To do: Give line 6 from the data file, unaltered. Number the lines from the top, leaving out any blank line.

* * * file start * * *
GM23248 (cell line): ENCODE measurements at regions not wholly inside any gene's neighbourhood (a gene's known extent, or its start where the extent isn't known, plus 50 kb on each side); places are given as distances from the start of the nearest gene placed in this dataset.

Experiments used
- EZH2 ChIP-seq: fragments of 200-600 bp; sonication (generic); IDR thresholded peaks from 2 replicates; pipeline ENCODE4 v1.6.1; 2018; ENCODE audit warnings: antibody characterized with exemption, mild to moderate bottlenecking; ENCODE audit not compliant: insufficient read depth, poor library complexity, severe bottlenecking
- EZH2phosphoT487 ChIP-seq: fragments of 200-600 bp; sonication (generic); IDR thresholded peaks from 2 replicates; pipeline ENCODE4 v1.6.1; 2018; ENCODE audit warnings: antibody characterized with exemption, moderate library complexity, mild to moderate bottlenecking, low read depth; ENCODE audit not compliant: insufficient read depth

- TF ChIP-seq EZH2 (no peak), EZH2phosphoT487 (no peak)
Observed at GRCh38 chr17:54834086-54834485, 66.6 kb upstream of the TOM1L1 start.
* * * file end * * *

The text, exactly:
Observed at GRCh38 chr17:54834086-54834485, 66.6 kb upstream of the TOM1L1 start.